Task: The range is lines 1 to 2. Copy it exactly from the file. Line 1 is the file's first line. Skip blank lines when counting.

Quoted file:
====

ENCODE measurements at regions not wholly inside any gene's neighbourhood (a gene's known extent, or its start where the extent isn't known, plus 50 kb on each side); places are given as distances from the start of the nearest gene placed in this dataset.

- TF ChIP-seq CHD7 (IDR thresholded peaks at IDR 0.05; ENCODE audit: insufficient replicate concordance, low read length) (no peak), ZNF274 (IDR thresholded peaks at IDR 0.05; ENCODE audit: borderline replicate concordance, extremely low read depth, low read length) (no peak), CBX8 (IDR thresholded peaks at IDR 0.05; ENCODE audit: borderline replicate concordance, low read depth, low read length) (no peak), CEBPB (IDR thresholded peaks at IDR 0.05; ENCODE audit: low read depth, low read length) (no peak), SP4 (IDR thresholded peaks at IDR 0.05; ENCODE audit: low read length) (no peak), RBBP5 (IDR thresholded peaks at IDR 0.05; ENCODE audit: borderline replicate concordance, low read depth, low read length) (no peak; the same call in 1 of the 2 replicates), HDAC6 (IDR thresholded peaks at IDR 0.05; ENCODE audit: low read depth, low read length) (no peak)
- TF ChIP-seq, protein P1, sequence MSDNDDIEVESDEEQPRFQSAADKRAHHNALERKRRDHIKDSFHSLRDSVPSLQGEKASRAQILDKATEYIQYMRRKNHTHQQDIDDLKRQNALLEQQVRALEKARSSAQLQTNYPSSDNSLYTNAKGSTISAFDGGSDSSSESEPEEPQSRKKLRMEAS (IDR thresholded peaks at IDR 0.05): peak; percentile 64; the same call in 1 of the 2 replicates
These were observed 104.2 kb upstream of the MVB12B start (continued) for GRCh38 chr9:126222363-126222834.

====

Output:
ENCODE measurements at regions not wholly inside any gene's neighbourhood (a gene's known extent, or its start where the extent isn't known, plus 50 kb on each side); places are given as distances from the start of the nearest gene placed in this dataset.

- TF ChIP-seq CHD7 (IDR thresholded peaks at IDR 0.05; ENCODE audit: insufficient replicate concordance, low read length) (no peak), ZNF274 (IDR thresholded peaks at IDR 0.05; ENCODE audit: borderline replicate concordance, extremely low read depth, low read length) (no peak), CBX8 (IDR thresholded peaks at IDR 0.05; ENCODE audit: borderline replicate concordance, low read depth, low read length) (no peak), CEBPB (IDR thresholded peaks at IDR 0.05; ENCODE audit: low read depth, low read length) (no peak), SP4 (IDR thresholded peaks at IDR 0.05; ENCODE audit: low read length) (no peak), RBBP5 (IDR thresholded peaks at IDR 0.05; ENCODE audit: borderline replicate concordance, low read depth, low read length) (no peak; the same call in 1 of the 2 replicates), HDAC6 (IDR thresholded peaks at IDR 0.05; ENCODE audit: low read depth, low read length) (no peak)